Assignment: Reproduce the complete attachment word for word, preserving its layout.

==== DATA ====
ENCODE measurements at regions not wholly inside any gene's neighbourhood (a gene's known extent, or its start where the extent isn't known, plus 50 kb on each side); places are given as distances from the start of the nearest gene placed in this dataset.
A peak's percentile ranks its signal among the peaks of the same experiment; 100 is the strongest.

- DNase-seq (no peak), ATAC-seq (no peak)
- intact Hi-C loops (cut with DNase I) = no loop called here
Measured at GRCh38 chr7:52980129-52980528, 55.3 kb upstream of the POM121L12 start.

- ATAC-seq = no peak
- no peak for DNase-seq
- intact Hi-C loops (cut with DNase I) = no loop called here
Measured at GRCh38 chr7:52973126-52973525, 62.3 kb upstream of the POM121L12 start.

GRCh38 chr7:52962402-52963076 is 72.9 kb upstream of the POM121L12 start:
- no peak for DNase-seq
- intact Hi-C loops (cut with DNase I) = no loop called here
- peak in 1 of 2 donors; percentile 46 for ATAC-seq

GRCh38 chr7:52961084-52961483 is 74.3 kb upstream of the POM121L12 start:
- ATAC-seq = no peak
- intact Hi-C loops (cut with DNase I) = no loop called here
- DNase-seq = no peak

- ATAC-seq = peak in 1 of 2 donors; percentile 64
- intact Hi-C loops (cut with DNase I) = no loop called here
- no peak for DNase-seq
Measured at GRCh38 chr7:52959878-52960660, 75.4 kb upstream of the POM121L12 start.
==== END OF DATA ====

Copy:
ENCODE measurements at regions not wholly inside any gene's neighbourhood (a gene's known extent, or its start where the extent isn't known, plus 50 kb on each side); places are given as distances from the start of the nearest gene placed in this dataset.
A peak's percentile ranks its signal among the peaks of the same experiment; 100 is the strongest.

- DNase-seq (no peak), ATAC-seq (no peak)
- intact Hi-C loops (cut with DNase I) = no loop called here
Measured at GRCh38 chr7:52980129-52980528, 55.3 kb upstream of the POM121L12 start.

- ATAC-seq = no peak
- no peak for DNase-seq
- intact Hi-C loops (cut with DNase I) = no loop called here
Measured at GRCh38 chr7:52973126-52973525, 62.3 kb upstream of the POM121L12 start.

GRCh38 chr7:52962402-52963076 is 72.9 kb upstream of the POM121L12 start:
- no peak for DNase-seq
- intact Hi-C loops (cut with DNase I) = no loop called here
- peak in 1 of 2 donors; percentile 46 for ATAC-seq

GRCh38 chr7:52961084-52961483 is 74.3 kb upstream of the POM121L12 start:
- ATAC-seq = no peak
- intact Hi-C loops (cut with DNase I) = no loop called here
- DNase-seq = no peak

- ATAC-seq = peak in 1 of 2 donors; percentile 64
- intact Hi-C loops (cut with DNase I) = no loop called here
- no peak for DNase-seq
Measured at GRCh38 chr7:52959878-52960660, 75.4 kb upstream of the POM121L12 start.